Dope KNife and Linqua Franqa are the firebrands behind the iHeartRadio’s “Waiting on Reparations” podcast, which combines charged political discourse about issues that affect Black people today with virtuosic hip hop performance.
Kedrick Mack (aka Dope KNife) is well known in the Savannah music community having co-founded the seminal record label and rap collective Dope Sandwich in the mid-2000s. Since moving back to Savannah a year ago, Mack has been a constant live presence in the city, churning out singles every month, and currently striking out on a tour with rapper Heir Max.
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Mariah Parker (aka Linqua Franqa) is a major force in the Athens hip hop scene, and just also happens to be Athens-Clarke County District 2 Commissioner. Parker recently became a mother, and released their latest full-length album, “Bellringer,” a collection of neo-soul infused songs about topics like police brutality, social media addiction, mental health, anti-capitalism, labor organizing. Bellringer features guest appearances from of Montreal, Jeff Rosenstock, Kishi Bashi, and activist/author Angela Davis.
As County Commissioner, Parker has been fighting for one of the poorest districts in Athens, but there is little separation between their careers as a politician, a podcast host, and a rapper.
“I regard my work like a baker does,” said Parker.
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“I might be baking some rye, some banana bread, some sourdough; while the flavors come out different the ingredients and process remains largely the same. My sets are pretty politically charged, and it’s important to me to use the art form to educate, inspire, and build coalition. And I feel like I bring a good deal of battle rap intensity to City Hall.”
The ambitious and extremely active Parker is also working on a doctorate in linguistics from the University of Georgia.
“I turn in my doctoral dissertation four days after the Wormhole show and two weeks after that, I’ll be a doctor!” said Parker excitedly. “I’m a lifelong student of language in many forms — I speak Portuguese, I’ve studied poetry and journalism, I’ve run experiments on Russian translation — hip hop is just one of those. But getting my Master’s degree in linguistics opened my eyes to the ways that the puzzle pieces of English — affixes, prepositions, conjugations, prosody, slant rhyme — can be rearranged and recombined, which have greatly influenced my writing process.”
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Mack met Parker when he opened for Sage Francis in 2015 and stayed connected with them through the underground hip hop world. In 2018, Mack and Parker teamed up for a spot on Adult Swim as well as a tour. The duo called themselves Waiting on Reparations and a podcast was born.
“The podcast really came out of all that when we were approached about the podcast,” said Mack. “Stuff we talk about on the show is mainly the type of sh** that dominates our conversations in real life and musically anyway, so in that sense it doesn’t feel like a job.”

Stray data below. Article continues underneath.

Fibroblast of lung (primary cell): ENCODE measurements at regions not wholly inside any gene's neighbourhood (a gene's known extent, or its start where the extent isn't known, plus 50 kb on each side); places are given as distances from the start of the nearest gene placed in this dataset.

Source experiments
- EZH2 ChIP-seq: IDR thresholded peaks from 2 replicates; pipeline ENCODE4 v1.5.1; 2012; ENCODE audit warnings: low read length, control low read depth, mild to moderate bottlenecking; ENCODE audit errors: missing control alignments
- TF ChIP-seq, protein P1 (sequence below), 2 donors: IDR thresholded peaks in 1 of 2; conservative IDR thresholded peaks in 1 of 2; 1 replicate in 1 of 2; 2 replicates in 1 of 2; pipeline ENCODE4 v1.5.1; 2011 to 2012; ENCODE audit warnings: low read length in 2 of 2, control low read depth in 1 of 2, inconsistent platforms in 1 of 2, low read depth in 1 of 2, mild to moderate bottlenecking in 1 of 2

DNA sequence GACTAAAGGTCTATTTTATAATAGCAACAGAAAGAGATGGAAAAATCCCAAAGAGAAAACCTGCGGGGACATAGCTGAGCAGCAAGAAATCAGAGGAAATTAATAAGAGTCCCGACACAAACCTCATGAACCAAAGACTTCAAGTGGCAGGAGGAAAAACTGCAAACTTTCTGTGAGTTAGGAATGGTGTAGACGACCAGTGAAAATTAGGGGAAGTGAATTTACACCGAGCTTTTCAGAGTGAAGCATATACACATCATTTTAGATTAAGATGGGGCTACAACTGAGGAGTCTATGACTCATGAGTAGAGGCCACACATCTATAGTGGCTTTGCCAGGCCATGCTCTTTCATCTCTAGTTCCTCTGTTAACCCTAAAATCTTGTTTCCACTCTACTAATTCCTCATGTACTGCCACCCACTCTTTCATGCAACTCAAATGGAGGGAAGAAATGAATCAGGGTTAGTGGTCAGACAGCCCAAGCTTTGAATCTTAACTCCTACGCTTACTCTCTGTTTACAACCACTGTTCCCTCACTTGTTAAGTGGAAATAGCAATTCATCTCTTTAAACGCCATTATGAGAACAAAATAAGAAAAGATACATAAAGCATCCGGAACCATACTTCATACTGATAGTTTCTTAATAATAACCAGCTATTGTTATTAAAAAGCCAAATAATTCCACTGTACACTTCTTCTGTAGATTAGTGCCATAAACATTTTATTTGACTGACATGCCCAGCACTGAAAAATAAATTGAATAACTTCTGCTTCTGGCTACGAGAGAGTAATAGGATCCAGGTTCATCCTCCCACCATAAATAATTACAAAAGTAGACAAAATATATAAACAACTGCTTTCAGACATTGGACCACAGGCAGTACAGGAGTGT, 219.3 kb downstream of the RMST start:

What was supposed to be a music podcast quickly mutated into a political podcast with a music element.
“I can only speak for our show, but it’s so damn hip hop that it feels one in the same to me,” explained Mack. “Besides the first handful of episodes, its really not a formal show at all. Well, maybe formally hip hop. Whether we talking to someone running for Congress or a rapper we admire. I think the rapping we do in every episode adds to that vibe.”
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Linqua Franqa’s “Bellweather” is out now on streaming services and Bandcamp, and fans can also expect a new album, “The Dope One,” from Dope KNife on Connecticut label Fake Four, Inc.
“I’m super excited about it and we’re in start if that process soon,” said Mack. “The constant writing raps on the podcast have turned Mariah and I into machines in terms of rap stuff. I’m personally in like a constant fugue state and I’m just churning out songs. Since I don’t know how long the world’s gonna be around anymore I’m not trying to sit on music, so I’ve been trying to at least put out a song a month until album rollout.”
On the eclectic bill with Waiting for Reparations are local rock bands Black Hat and The Maxines.
“I’m a fan of both bands and while I haven’t worked with either, Maxines’ member Veronica (Garcia-Melendez) and I are frequent music collaborators as she’s played keys on my last two solo albums.”
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Mack and Parker are bringing Waiting on Reparations to the Wormhole as a rap performance rather than a political talk show, but really there is not much difference between the two as far as the duo are concerned.
“Its something we figured out in reverse, cause it was originally conceived as our rap duo almost a year before iHeartRadio scooped us up,” said Mack. “Its political, its irreverent, its soul crushing and also a party. It’s just us and our unique rapport with one another.”
That rapport will shine through when they perform in Savannah conjuring memories of other great Dope KNife collaborations.
“Mariah and I have dynamic similar to what I had with Miggs,” promised Mack. “Savannah is gonna love it. Maybe we’ll record a live episode in Savannah one day, too.”
What: Waiting on Reparations w/ Black Hat and The Maxines
When: Saturday at 10 p.m.
Where: The Wormhole, 2307 Bull Street